The CJIS Advisory Process
The Criminal Justice Information Services Division (CJIS) Advisory Process is a federal advisory committee that gathers user advice and input on the development and operation of CJIS Division programs.
The process works by shared management, meaning the FBI and its partners share responsibility for all systems the CJIS Division administers for use by the criminal justice community.
Those who share this responsibility include:
- The FBI
- Federal, state, local, and tribal data providers
- System users
The CJIS Division manages several programs that federal, state, local, tribal, and foreign criminal justice agencies use in their work:
Each state or territory has a CJIS Systems Agency (CSA). A CSA is a criminal justice agency that oversees administration and usage of the CJIS Division programs within a state, district, territory, or country.
(This includes any federal agency that meets the definition and provides services to other federal agencies and/or whose users reside in multiple states or territories.)
The CSA plans and provides for authorized agencies to access CJIS Division data services including:
- quality assurance
The CSA’s state level representative is the CJIS Systems Officer (CSO). The CSO
- monitors system use
- enforces system discipline
- ensures operating procedures are followed
The CSO has operational and technical expertise in CJIS Division systems and authority to represent state interests when voting on issues.
The working groups review operational, policy, and technical issues related to CJIS Division programs and policies. The working groups make recommendations to the APB or one of its subcommittees.
Representatives from all 50 states, as well as U.S. territories and the Royal Canadian Mounted Police, are organized into five working groups:
- North Central: Illinois, Indiana, Iowa, Kansas, Michigan, Minnesota, Missouri, Nebraska, North Dakota, Ohio, South Dakota, and Wisconsin
- Northeastern: Connecticut, Delaware, District of Columbia, Maine, Maryland, Massachusetts, New Hampshire, New Jersey, New York, Pennsylvania, Rhode Island, Vermont, and the Royal Canadian Mounted Police
- Southern: Alabama, Arkansas, Florida, Georgia, Kentucky, Louisiana, Mississippi, North Carolina, Oklahoma, Commonwealth of Puerto Rico, South Carolina, Tennessee, U.S. Virgin Islands, Virginia, and West Virginia
- Western: Alaska, Arizona, California, Colorado, Guam, Hawaii, Idaho, Montana, Nevada, New Mexico, Oregon, Texas, Utah, Washington, and Wyoming
- Federal: Federal agencies that participate in CJIS Division programs form a federal working group. In addition to federal agency representatives, this includes one tribal law enforcement representative chosen by the U.S. Department of Interior. The number of agencies varies based on functional need.
The four regional working groups include:
- one state-level agency representative (chosen by the CSA)
- one local-level agency representative from each state (chosen by law enforcement organizations)
- one tribal law enforcement representative from each region (appointed by the FBI)
In addition, the FBI Director, at his discretion, may add one additional person to each of the five working groups.
The District of Columbia, Guam, Royal Canadian Mounted Police, Commonwealth of Puerto Rico, and the U.S. Virgin Islands also have one representative each on the working groups.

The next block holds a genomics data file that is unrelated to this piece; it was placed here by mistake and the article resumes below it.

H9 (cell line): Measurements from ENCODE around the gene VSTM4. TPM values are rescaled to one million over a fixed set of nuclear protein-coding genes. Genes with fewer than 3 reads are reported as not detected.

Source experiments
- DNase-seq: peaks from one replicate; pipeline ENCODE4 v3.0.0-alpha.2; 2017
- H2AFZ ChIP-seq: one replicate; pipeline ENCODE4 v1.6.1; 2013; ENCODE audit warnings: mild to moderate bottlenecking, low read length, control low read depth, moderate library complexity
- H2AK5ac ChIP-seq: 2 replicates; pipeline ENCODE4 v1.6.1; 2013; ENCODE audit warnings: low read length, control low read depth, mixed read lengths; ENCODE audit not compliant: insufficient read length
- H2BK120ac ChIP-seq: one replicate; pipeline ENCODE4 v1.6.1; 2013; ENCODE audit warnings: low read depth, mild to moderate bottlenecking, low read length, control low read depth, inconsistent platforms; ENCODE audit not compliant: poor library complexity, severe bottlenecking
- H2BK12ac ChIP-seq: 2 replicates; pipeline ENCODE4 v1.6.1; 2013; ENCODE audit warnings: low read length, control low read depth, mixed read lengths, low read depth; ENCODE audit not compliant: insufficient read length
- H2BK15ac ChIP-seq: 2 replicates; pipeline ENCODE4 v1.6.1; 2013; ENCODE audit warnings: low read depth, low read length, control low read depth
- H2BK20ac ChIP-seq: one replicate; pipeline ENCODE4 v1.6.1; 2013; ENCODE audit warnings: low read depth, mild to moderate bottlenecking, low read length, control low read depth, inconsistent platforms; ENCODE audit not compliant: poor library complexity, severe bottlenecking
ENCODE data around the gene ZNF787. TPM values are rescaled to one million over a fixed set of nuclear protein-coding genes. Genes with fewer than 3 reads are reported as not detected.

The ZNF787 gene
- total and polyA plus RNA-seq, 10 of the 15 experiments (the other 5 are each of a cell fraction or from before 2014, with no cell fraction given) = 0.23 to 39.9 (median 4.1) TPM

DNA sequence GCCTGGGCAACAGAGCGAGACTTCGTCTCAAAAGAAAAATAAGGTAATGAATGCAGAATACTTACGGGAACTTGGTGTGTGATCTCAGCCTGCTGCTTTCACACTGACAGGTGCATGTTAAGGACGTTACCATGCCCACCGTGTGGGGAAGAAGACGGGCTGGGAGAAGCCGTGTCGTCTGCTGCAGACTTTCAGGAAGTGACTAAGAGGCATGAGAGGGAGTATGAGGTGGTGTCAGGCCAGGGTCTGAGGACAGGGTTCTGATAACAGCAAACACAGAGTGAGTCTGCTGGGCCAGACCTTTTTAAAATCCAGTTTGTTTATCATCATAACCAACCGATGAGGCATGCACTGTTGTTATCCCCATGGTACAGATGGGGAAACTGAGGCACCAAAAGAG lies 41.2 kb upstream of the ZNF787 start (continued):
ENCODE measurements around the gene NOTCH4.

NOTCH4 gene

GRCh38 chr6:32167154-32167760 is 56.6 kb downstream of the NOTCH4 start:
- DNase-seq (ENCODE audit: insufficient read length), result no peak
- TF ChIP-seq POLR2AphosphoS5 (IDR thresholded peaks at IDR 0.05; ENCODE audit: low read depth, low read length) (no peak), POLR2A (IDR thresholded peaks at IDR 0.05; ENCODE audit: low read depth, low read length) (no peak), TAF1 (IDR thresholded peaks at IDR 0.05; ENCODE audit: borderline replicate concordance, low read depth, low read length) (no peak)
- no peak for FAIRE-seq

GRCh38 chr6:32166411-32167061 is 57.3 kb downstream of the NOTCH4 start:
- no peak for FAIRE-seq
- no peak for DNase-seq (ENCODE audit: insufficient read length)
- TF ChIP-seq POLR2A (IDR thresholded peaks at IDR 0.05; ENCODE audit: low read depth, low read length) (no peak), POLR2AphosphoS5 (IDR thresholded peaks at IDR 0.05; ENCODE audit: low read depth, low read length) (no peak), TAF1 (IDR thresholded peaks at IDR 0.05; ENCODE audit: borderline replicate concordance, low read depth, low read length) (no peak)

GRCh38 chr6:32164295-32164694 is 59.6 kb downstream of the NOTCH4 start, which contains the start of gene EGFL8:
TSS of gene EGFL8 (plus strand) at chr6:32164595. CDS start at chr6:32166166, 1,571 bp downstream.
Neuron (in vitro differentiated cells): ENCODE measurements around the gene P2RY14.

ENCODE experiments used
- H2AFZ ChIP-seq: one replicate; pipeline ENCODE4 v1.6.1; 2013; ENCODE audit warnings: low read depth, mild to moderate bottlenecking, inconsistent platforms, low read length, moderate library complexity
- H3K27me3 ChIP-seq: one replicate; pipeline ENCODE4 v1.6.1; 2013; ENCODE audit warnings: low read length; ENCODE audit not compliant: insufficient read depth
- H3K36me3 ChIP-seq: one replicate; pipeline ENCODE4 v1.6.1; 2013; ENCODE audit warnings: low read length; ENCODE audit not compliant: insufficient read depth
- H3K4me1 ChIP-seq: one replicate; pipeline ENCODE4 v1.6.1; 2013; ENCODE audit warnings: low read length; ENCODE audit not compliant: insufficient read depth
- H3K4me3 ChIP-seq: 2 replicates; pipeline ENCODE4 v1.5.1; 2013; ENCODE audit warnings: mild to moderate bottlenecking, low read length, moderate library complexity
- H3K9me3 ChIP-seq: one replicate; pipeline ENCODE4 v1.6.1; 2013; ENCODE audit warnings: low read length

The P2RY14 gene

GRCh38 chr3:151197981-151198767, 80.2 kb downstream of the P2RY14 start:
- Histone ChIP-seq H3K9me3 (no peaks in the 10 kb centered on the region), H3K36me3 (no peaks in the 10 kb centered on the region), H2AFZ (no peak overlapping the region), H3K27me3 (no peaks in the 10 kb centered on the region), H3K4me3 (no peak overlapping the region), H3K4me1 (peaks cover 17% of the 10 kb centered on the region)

- Conveys the interests of the CJIS Advisory Process during meetings/conferences with criminal justice agency representatives in their states to solicit topics for discussion to improve the CJIS Division systems and programs
- Serves as a spokesperson for all local agencies in their state on issues being addressed during working group meetings
- Provides the views of the CSA on issues being addressed during working group meetings
- Serves as a spokesperson for all agencies in the state on issues being addressed during working group meetings
The working groups typically meet twice a year.
Working group leaders coordinate with the CJIS Division’s Advisory Process Management Office (APMO) to identify proposed topics and prepare the agendas for the working group meetings.
After the meetings, the APMO forward proposals either to one of the APB’s ad hoc subcommittees or directly to the APB for consideration.
Attendance at working group meetings is limited. The chairperson of the APB, in consultation with the DFO, may invite any governmental or quasi-governmental entity that is involved in CJIS Division activities to attend any working group meeting.
The DFO may create ad hoc subcommittees as needed to assist the APB in carrying out its duties.
Subcommittees include APB members and other subject-matter specialists.
The chair of the APB, in consultation with the DFO, may invite any quasi-governmental entity involved in CJIS Division activities to attend any meeting of the CJIS Subcommittees for the purpose of consultation or providing information.
The subcommittees typically meet twice a year.
Their meetings are closed to the public.
The subcommittee chairperson coordinates with the APMO to identify proposed topics and prepare the agendas for the meetings. After meetings, the APMO forwards proposals directly to the APB for consideration.
Other short-term task forces are established as needed.
Subcommittees thoroughly review controversial policies, issues, program changes. Subcommittees create alternatives and recommendations for the consideration of the entire APB.
Currently, there are 10 ad hoc subcommittees:
- The Bylaws Subcommittee evaluates proposed changes to the bylaws for the CJIS Advisory Process and recommends appropriate language with notice to the APB for approval.
- The Identification Services Subcommittee addresses biometric identification and criminal justice use of criminal history record information.